The optimized qPCR was prepared in a volume of 15 μl, with 7.5 μl of Eva Green® Supermix (Bio-Rad), 0.12 μM of each primer, cbisg-1 and cbisg-2 for B. bigemina and cbosg-1 and cbosg-2 for Babesia bovis (Table 1), 5.26 μl of ultrapure water (Invitrogen, USA) and 2.0 μl of template DNA. The thermocycling conditions were: 2 minutes at 95˚C, 40 cycles at 95˚C for 15 s and annealing and extension at 57˚C for one min for B. bovis
Table 1. Primer sets used for nPCR and qPCR analysis of Babesia bovis and Babesia bigemina.
*Pb identified in Nucleotide BLAST (Sequences ID: gb|KU714606.1| and gb|KU714605.1|).
and B. bigemina. The qPCR reactions were carried out in duplicate, and each run included ddH20 (Invitrogen, USA) as a negative control, DNA from piroplasms isolates and a serial dilution of plasmid DNA. To prevent contamination, the reactions were prepared using tips with barriers, in rooms specifically isolated for this purpose.
To estimate the NC of the mt-cytB gene of B. bovis and B. bigemina in blood samples, calibration curves were standardized from the cloned products from the B. bovis and B. bigemina isolates. qPCR amplification products of the two parasites were purified with the PureLinkTM PCR purification kit (Invitrogen), connected to a pGEMÒ-T Easy Vector System (Promega, Madison, USA) for subsequent transformation of the E. coli DH5α- competent cells. The white colonies were selected, amplified to confirm the vector insert and then grown in SOB medium at 37˚C ± 1˚C overnight under shaking. The DNA was extracted using the PureLink® Quick Plasmid Miniprepkit (Invitrogen) and sequenced with an Applied Biosystems ABI Prism 3130 AvantÒ genetic analyzer. The sequences obtained were submitted to BLAST analysis  . Plasmid concentration was quantified using a NanoDrop ND-1000 spectrophotometer, and serially diluted (10−1 to 10−10) to determine the limits of quantification of each species. Each dilution was subjected to qPCR assays with the samples and controls to estimate the NC of mt-cytB gene of B. bovis and B. bigemina  . The NC values found in the dilutions from the calibration curves were used to establish a regression equation allowing estimation of the NC of mt-cytB gene values for the DNA from B. bovis and B. bigemina for each sample. All amplifications and data were analyzed with the CFX96 software (BioRad). The efficiency (E) of reaction, expressed in percentage, was determined by the following formula:   .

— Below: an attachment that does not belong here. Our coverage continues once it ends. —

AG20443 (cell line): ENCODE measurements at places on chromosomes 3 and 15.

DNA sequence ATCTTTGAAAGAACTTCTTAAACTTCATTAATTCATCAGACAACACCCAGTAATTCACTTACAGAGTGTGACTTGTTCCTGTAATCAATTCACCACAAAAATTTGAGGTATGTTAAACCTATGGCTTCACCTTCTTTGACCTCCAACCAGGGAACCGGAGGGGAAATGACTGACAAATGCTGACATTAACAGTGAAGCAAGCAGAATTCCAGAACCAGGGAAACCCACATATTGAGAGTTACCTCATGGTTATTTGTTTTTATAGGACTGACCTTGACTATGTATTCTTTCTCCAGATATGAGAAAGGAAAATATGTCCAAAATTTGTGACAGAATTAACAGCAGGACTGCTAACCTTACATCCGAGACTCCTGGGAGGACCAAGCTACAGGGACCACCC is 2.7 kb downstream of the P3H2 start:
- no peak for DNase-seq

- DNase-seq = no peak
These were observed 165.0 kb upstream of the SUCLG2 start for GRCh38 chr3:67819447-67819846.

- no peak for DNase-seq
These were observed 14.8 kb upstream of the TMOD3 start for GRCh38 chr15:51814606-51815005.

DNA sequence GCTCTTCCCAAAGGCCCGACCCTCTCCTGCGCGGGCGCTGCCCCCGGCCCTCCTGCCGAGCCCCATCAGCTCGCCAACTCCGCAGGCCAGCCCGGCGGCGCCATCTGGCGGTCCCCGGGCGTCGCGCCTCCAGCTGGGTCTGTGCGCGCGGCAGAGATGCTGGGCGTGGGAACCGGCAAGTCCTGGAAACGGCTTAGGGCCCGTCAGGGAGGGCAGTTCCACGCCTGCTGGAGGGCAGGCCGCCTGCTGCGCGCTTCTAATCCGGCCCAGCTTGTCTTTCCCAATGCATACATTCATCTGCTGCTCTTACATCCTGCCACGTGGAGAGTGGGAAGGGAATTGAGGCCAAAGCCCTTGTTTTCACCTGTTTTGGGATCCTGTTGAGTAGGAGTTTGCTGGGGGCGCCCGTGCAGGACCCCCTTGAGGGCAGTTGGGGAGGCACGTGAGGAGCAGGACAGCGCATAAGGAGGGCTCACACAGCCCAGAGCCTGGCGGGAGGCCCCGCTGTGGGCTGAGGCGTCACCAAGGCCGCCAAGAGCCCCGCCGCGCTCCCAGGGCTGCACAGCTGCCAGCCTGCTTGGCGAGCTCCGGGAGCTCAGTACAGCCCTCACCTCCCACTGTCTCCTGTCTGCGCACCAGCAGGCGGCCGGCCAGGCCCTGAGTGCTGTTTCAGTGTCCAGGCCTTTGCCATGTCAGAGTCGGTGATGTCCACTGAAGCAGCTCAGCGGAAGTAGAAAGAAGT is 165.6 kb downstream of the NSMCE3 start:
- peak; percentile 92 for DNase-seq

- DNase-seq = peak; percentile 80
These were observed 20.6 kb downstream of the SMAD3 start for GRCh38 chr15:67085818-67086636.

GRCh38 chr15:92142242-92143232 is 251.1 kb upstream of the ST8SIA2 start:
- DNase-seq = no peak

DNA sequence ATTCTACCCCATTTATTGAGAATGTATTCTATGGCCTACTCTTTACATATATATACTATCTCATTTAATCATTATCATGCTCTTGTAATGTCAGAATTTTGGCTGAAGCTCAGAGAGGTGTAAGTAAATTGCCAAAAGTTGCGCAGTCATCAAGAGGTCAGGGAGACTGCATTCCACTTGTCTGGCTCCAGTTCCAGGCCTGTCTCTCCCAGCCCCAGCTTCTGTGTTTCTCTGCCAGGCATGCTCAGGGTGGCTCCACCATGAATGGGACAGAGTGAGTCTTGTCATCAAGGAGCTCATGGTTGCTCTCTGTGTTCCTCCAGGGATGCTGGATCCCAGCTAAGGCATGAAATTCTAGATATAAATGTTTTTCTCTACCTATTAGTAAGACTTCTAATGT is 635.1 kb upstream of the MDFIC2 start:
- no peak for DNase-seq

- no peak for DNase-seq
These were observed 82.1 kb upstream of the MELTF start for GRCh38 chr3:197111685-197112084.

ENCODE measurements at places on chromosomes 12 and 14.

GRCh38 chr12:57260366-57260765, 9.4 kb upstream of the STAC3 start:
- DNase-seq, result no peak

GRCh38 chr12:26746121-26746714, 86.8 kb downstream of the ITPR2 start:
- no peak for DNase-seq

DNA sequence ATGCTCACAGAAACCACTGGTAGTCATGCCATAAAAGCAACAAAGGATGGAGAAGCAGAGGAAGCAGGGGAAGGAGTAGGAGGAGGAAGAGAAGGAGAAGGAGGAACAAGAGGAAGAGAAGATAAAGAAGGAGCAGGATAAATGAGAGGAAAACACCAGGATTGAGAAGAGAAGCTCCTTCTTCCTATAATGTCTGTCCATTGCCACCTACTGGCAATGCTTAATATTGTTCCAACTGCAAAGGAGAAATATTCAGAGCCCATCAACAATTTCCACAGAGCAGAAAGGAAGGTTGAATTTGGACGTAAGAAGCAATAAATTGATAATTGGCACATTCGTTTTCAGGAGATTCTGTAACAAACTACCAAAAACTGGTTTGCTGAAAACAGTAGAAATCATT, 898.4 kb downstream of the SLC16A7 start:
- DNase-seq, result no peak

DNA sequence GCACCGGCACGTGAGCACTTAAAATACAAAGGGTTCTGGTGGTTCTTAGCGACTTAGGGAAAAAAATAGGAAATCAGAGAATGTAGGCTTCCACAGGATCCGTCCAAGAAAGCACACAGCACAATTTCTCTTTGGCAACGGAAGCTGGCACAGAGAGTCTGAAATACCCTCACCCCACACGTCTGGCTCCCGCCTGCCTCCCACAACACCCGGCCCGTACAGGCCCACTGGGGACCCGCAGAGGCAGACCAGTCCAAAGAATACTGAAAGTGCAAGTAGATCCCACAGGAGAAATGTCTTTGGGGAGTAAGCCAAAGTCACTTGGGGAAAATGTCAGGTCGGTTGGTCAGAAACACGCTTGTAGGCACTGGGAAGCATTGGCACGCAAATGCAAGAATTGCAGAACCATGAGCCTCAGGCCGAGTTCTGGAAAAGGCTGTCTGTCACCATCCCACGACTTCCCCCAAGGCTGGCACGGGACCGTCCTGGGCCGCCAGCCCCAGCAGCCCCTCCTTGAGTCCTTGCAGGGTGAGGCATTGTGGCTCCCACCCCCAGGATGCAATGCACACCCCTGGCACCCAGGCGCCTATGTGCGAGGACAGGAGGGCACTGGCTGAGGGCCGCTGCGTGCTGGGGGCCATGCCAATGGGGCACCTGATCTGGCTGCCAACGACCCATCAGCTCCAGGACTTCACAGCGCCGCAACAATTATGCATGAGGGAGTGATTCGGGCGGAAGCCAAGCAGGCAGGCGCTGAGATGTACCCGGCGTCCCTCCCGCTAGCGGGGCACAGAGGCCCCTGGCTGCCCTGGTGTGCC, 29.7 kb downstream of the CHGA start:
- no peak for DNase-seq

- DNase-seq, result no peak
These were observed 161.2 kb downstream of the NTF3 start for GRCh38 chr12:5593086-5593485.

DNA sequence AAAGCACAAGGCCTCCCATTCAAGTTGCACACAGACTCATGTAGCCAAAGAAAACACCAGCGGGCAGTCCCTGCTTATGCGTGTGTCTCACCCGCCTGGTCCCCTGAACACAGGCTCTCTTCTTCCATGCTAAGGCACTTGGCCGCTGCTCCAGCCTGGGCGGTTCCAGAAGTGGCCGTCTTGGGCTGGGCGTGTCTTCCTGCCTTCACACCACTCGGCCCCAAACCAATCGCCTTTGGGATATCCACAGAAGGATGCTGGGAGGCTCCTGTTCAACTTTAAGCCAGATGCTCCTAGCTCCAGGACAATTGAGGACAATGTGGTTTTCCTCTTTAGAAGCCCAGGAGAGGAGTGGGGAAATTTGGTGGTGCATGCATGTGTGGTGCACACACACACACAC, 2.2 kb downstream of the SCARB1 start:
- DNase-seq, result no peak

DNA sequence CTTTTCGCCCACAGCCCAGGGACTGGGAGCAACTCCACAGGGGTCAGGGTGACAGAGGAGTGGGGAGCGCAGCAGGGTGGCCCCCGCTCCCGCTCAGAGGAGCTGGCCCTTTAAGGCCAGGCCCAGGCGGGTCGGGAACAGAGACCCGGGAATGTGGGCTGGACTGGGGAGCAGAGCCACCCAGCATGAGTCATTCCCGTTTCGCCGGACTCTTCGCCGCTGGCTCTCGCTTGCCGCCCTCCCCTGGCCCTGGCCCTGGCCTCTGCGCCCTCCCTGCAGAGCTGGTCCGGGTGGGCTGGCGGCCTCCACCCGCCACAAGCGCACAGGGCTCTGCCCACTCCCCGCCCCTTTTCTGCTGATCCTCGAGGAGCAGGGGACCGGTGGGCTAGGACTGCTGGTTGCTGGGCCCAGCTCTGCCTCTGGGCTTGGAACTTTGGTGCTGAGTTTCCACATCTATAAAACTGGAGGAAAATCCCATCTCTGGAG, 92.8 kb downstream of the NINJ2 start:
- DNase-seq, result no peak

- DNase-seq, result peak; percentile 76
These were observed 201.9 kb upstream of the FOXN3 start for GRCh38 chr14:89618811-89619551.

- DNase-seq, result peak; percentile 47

qPCR analytical sensitivity was estimated from purified products of B. bovis and B. bigemina isolates in a final DNA concentration of 1 ng/ul. The samples were submitted to 10-fold serial dilutions with five repetitions. The NC of the mt-cytB gene in each dilution was calculated  . The cutoff Cq (quantification cycle) was established for each sample according to the result of qPCR sensitivity tests and corresponded to the last serial dilution where more than 50% of the five replicates were amplified  .
2.4. Statistical Analysis
The PCV values were subjected to one-way analysis of variance to check the combined effect of herd-age, using the SAS®-GLM procedure. For each Babesia species, Fisher’s exact test was applied to verify whether the frequencies of positive animals detected by the nPCR assays were similar between the different herd-age variables. The NC data, transformed into log10 (NC + 1) for both Babesia species, were analyzed together using the SAS MIXED procedure. In this analysis, the measures of NC of B. bovis and B. bigemina were considered as repeated measures of the same variable. So, the model of analysis included the effect of Babesia species (B. bovis and B. bigemina) and the combined effect of herd-age along with the interaction between them as fixed effects and the effect of the animal as a random effect. An unstructured (co)variance matrix was assumed for the residuals to account for possible variance heterogeneity between the two species. This model permits estimating the correlation between the infection rates of the two Babesia species. Means of NC and PCV were compared by the Tukey test and considered statistically significant if p ≤ 0.05. The Statistical Analysis System v.9.1  was used in all the analyses.
3.1. Blood Analysis
The microscopic examination of the blood smears revealed positive samples only for B. bigemina infected calves from Alambari (3/25), all with parasitemia below 0.1%.
The mean PCV (Table 2) values obtained for the adult females from all the herds and the calves from Alambari were similar (no significant difference), while the mean for the calves from Ibaté were significantly higher (p < 0.05).
3.2. nPCR and qPCR
The amplicons sequenced from the rap1 gene of B. bovis (KC907706, KC907707, KC907704, KC907705, KP843858) and 18S ribosomal RNA gene of B. bigemina (KF153076, KC333880.1 KC858975, KC858976.1, KR526274) showed high similarity (98% - 100% for B. bovis and 93% - 100% for B. bigemina) with those already deposited in the GenBank. Representative gel electrophoresis results for the B. bovis and B. bigemina PCR and nPCR are showed in Figure 1.
The nPCR assays detected 13.5% infection by B. bigemina of calves (27/50, including the three calves that were positive by microscopic detection) and 63.7% of adult females (37/58). In turn, 11 animals were positive for B. bovis in each category, representing 22% and 18.9% of the calves and adult females examined, respectively. All told, nPCR detected 64animals infected by B. bigemina and 22 by B. bovis. Fisher’s exact test detected variation in the infection rates between herd-age for both species (p < 0.05). As can be seen in Table 3, the herd-age group with highest infection frequency by both B. bovis and B. Bigemina was the calves from Alambari, while the calves from Ibaté presented the lowest positive rate by nPCR, also for both species. For the adult females, the lowest infection rate by B. bigemina was observed in the herd from São Carlos, while for B. bovis the frequencies were similar among the adult animals in all three herds.